Trans-Caspian pipeline - Turkmenistan’s best hope for diversification?
Baku, Azerbaijan, Nov. 10
By Aygun Badalova - Trend:
The Trans-Caspian gas pipeline (TCP) project is Turkmenistan's best hope for diversification now, and the country's work on TAPI does not mean that it has given up on TCP, US expert on Central Asia Bruce Pannier believes.
"Turkmenistan desperately needs to export gas somewhere else besides China. Russia only imported 4 billion cubic meters (bcm) of Turkmen gas this year and I have not heard yet that Russia plans to buy any Turkmen gas in 2016," Pannier told Trend.
He went on to add that Iran might import some Turkmen gas during the coming winter months.
"But even then, Iran is sure to attract foreign investors for its oil and gas industry once sanctions are lifted, so it is only a matter of a couple of years before pipelines connect Iran's gas fields in the south to the northern part of the country. The only reason Iran purchased Turkmen was to supply areas in northern Iran," Pannier said.
"So Turkmenistan is faced with having one customer for its gas," he said. "China does plan on buying a large amount of Turkmen gas, up to 80 bcm annually."
Pannier noted that no exporter wants to be reliant on one customer, and as far as Turkmenistan is concerned, the country will have a weak position at the bargaining table with China for many years.
"China has funded construction of the four gas pipelines leading from Turkmenistan to China and China has loaned Turkmenistan billions of dollars to develop the massive Galkynysh field," Pannier said.
Turkmenistan's only hope for leverage in dealing with China is if Ashgabat can point to another customer, or better still, customers who would be willing to buy Turkmen gas if China does not want it, he believes.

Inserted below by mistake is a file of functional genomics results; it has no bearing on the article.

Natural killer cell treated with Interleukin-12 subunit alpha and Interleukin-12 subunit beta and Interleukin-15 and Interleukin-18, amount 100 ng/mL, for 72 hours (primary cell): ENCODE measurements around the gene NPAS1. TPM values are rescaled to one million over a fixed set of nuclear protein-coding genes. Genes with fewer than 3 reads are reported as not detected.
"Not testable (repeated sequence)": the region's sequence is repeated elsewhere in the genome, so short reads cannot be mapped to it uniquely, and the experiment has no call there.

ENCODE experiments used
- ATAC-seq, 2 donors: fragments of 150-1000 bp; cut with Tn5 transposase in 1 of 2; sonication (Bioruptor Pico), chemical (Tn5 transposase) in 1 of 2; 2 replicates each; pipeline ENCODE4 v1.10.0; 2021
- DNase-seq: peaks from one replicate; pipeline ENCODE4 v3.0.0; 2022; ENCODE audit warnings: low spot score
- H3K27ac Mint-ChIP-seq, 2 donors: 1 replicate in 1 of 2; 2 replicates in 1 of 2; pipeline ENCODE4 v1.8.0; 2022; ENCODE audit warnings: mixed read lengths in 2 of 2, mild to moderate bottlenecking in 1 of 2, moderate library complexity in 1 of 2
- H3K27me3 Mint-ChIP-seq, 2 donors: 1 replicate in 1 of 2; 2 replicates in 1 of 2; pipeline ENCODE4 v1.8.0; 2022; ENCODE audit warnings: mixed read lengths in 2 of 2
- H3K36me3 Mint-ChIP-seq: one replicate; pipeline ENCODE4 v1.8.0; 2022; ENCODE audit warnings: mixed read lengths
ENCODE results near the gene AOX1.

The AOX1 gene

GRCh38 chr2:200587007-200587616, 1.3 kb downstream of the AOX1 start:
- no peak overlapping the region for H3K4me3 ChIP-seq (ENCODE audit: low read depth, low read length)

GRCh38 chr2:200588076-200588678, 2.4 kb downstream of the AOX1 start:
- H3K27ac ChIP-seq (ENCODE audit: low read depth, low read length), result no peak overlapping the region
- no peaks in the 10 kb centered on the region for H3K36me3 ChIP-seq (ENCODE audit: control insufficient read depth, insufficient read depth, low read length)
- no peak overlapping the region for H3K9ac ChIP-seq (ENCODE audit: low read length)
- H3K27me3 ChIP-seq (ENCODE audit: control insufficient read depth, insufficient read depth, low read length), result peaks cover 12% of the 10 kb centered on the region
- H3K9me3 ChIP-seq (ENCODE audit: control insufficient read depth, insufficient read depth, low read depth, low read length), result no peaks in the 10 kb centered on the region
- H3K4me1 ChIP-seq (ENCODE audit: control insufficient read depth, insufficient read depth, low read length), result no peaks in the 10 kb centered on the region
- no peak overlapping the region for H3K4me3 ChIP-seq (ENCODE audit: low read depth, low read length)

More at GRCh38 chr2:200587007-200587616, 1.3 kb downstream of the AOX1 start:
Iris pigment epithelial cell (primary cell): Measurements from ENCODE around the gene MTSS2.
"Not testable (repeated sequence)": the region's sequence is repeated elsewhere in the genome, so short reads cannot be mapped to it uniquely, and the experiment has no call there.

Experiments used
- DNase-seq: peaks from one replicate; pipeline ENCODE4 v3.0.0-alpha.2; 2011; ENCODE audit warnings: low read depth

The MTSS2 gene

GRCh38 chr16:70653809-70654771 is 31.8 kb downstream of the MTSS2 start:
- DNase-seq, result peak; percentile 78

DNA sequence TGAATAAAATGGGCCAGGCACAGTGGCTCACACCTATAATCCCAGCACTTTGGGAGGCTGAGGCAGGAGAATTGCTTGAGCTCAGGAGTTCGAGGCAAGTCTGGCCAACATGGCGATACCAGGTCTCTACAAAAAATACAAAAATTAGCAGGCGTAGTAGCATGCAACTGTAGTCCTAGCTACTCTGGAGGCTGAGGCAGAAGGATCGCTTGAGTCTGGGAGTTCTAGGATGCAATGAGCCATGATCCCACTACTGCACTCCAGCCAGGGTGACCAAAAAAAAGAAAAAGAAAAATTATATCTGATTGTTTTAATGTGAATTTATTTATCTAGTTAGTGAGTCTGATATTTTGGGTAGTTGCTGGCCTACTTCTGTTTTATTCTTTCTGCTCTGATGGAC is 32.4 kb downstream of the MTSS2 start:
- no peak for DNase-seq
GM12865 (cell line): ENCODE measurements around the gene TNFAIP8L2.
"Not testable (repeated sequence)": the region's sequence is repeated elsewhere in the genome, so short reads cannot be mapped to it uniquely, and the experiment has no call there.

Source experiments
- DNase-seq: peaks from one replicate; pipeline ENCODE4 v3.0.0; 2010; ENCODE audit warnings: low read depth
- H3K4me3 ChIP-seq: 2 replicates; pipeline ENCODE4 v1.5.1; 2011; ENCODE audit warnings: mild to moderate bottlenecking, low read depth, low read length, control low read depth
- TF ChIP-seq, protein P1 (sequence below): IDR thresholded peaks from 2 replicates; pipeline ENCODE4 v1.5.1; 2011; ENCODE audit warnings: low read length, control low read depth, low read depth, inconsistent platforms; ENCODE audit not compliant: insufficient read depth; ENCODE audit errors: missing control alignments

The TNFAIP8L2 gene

For example, if the TCP was built, Turkmenistan could say the Europeans are willing to pay "X" amount of money for Turkmen gas so China should be prepared to pay something comparable for Turkmen gas, Pannier said.
Explaining why the Trasn-Caspian pipeline project is the most optimal way for Turkmenistan to diversify its supply routes, Pannier said that the country does not want to deal with Russia to ship gas to Europe via Russian pipelines - Ashgabat tried that for many years and there were many problems.
"I doubt Russia would be interested in allowing transit of Turkmen gas through Russian pipelines to Europe. Russia needs to sell its own gas to Europe," Pannier said.
He said that the best chance for building a pipeline through Iran to carry Turkmen gas is being removed.
Tehran was more amenable to helping Caspian neighbors when international sanctions were on Iran, the oil swaps with Kazakhstan and Turkmenistan being an example, according to Pannier.
"I doubt Tehran will be willing to allow Turkmen gas to transit Iran's pipeline network for the same reason Russia has, Iran would rather sell its own gas," the expert said.
He also believes that TAPI project will not be possible anytime soon.
"That leaves the TCP," Pannier said however adding that Russia and Iran object to the TCP being built officially.
And the reason for objection is not only environmental concerns but also because they view TCP as a competitor project to their own sales, in Iran's case potential sales, to Europe, Pannier believes.
"Also, the legal status of the Caspian is not agreed upon so Moscow and Tehran have something of a legal basis for delaying the project," he added.
At the same time Pannier believes that Turkmenistan has already done all it can for the TCP.
"The East-West pipeline that aims to carry some 30 bcm of gas is also nearly complete and would, as the situation stands now, be used for the TCP," Pannier said.
"So Turkmenistan is ready but someone needs to build the TCP," he added.
The Trans-Caspian pipeline project envisages the laying of around 300 kilometers long gas pipeline under the Caspian to the shores of Azerbaijan. Further Turkmen can be transported to Turkey which has mutual borders with European countries.
The project may be implemented as a part of huge Southern Gas Corridor project designed to transport gas from the Caspian region to European countries.
The negotiations on the Trans-Caspian gas pipeline among the EU, Azerbaijan and Turkmenistan began in September 2011. Ashgabat believes that the consent of the sides, covered by the project, that is, Turkmenistan and Azerbaijan, is sufficient for laying the pipe through the bottom of the Caspian Sea, the legal status of which has not been defined.
Azerbaijan expressed its readiness to deliver its territory, transit opportunities and infrastructure for implementing the project.